The trade deadline is today for Major League Baseball and it may well be in your league, but most leagues have one that falls later, which is how it should be, in my opinion. By this point in the season, you have a firm idea of what your team is, or perhaps, less fortunately, isn’t. For those of your near the top of the standings, you’re either trying to hold a lead or get that crown. Those of you at the bottom have an eye on 2014 and are playing out the string. This piece is for those stuck in the middle. Your team is too good to finish last and take home that top draft spot (assuming you use inverse order of previous year’s standings), but things haven’t gelled enough to put you in full contention, either.
It’s time to be aggressive and take some chances. Short on steals? Jacoby Ellsbury is going to cost you too much and the net gains will likely be minimal if they exist at all. Same goes for power if you target Chris Davis or Edwin Encarnacion. Instead, you have to go for assets who won’t cost you an arm and a leg, but have the potential to pay off big time. Jose Iglesias has shown us that any major-league hitter can get hot, but obviously I’m focusing on guys with the likelihood of turning it on and helping to drive your team up the standings depending on your need(s).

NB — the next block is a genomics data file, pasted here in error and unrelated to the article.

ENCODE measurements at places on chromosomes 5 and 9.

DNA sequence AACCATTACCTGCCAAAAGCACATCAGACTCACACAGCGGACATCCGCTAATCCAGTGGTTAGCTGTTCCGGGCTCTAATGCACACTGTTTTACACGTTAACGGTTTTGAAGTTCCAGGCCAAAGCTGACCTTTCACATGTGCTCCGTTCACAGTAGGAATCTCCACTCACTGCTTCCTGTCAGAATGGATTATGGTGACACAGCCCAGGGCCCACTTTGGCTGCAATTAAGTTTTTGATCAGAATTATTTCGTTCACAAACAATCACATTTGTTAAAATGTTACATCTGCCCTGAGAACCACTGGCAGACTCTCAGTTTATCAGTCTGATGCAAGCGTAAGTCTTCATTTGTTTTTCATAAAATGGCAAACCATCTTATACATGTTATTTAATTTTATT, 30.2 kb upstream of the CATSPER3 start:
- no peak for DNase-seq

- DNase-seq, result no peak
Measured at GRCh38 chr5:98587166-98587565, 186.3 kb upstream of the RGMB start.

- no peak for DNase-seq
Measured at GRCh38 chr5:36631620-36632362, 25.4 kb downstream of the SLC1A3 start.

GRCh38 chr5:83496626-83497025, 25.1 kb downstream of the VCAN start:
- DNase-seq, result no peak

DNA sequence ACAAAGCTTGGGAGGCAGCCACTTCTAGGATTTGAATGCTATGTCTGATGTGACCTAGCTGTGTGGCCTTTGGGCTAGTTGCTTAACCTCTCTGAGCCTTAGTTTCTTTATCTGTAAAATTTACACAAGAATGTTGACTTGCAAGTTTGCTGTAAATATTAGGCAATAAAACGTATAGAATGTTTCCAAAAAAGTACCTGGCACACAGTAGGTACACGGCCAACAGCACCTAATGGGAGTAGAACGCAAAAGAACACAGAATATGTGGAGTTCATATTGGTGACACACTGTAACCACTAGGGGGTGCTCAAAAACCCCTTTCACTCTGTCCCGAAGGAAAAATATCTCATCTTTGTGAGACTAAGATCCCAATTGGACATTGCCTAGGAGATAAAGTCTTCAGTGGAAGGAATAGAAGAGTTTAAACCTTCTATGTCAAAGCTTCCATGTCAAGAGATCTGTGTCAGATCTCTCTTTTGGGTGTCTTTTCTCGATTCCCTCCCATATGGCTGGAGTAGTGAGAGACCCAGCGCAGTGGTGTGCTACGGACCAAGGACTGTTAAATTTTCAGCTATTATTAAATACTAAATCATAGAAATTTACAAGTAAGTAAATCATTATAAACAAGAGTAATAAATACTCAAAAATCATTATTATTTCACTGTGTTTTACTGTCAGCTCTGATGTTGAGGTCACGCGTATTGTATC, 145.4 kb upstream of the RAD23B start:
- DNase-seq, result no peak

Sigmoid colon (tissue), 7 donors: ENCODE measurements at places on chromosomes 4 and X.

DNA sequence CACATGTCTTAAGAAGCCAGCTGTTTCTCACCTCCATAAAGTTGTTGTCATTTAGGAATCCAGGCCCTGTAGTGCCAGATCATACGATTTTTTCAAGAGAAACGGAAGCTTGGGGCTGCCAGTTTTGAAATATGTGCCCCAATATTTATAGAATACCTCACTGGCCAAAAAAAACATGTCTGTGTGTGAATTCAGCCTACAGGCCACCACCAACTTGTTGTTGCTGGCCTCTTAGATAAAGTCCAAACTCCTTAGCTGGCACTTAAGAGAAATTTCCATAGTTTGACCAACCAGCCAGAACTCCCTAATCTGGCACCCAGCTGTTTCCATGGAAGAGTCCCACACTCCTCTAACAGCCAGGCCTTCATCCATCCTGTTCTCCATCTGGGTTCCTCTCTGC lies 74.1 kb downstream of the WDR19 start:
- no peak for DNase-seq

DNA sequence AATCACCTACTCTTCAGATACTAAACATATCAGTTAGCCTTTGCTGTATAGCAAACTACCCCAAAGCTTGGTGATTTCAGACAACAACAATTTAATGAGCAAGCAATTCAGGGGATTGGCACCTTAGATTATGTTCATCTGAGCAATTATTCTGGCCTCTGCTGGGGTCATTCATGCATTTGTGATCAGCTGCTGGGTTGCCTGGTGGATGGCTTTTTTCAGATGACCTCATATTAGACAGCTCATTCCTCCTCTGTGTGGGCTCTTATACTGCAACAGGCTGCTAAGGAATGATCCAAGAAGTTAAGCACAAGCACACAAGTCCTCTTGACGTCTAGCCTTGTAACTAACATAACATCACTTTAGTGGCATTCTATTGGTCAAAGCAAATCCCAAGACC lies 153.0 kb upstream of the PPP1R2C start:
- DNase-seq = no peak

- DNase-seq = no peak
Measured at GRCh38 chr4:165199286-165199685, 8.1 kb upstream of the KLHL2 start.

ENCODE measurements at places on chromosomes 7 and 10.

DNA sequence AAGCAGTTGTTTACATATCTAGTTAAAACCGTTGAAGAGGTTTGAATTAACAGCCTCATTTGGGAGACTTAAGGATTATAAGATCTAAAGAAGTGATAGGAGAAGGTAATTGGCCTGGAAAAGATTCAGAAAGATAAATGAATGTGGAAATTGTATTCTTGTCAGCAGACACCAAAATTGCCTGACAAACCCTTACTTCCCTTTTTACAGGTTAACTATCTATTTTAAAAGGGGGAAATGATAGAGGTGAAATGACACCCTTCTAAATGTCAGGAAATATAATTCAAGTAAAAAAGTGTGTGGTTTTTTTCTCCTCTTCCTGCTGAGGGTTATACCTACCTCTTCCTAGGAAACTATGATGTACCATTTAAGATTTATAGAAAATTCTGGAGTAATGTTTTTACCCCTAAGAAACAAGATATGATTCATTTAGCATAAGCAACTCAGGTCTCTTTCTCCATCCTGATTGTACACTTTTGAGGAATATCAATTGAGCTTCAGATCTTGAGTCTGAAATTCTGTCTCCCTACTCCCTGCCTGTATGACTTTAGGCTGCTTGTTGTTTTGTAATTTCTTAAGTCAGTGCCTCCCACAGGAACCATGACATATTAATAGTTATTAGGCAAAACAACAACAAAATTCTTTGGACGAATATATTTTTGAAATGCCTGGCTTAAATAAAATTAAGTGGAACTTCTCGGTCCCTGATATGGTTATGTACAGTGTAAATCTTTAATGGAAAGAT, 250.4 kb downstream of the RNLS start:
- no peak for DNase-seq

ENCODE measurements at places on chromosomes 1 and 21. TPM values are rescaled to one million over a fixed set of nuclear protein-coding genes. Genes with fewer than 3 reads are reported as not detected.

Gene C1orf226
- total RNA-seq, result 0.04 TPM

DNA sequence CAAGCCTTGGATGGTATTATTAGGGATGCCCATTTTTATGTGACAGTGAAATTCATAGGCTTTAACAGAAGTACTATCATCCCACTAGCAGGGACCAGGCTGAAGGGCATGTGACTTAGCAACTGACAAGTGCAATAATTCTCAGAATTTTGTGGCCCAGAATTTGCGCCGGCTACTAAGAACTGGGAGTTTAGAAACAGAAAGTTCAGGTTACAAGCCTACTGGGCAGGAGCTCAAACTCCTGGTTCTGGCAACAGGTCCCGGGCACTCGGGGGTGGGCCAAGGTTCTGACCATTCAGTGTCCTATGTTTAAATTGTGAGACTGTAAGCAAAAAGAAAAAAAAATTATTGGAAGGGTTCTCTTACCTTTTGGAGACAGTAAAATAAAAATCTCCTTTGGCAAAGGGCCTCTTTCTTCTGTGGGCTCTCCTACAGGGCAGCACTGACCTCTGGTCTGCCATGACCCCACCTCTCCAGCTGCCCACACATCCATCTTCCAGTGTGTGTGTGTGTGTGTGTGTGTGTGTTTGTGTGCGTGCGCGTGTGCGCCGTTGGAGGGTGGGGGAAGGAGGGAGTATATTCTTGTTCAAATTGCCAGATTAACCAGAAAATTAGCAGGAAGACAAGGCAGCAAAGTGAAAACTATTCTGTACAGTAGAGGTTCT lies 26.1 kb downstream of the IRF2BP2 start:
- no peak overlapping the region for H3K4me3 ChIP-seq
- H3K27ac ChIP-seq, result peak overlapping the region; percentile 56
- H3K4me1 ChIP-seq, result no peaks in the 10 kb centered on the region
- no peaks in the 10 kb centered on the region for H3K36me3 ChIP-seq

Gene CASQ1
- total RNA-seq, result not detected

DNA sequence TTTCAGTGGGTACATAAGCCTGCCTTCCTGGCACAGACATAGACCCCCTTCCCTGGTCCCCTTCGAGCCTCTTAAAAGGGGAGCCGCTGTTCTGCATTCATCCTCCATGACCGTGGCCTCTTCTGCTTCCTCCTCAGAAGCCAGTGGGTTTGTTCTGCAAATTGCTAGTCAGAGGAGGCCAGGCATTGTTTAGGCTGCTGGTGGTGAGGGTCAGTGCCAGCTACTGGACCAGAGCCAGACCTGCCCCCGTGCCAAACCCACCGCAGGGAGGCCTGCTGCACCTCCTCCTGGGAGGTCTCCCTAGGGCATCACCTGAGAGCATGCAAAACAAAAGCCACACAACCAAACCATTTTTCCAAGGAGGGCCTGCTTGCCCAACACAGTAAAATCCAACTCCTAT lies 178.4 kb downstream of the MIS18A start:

I call this my Hail-Mary Team. It consists of guys underperforming compared to expectations, some much more so than others, who can be acquired below what they would’ve cost at the draft table or even earlier in the year when they were either thought to just be starting slow or in some cases actually raking. You’re hoping to catch lightning in a bottle, so ideally if you’re going to do this, you’ll want more than one or two of these guys. Additionally, you almost certainly have a star or two on your team;don’t be afraid to trade that one star for multiple Hail-Mary assets.
If you’re stuck in seventh place, you need more than one hole plugged, so go full bore with this strategy. Also, you know your standings, so tailor your acquisitions to where you can actually gain the most points.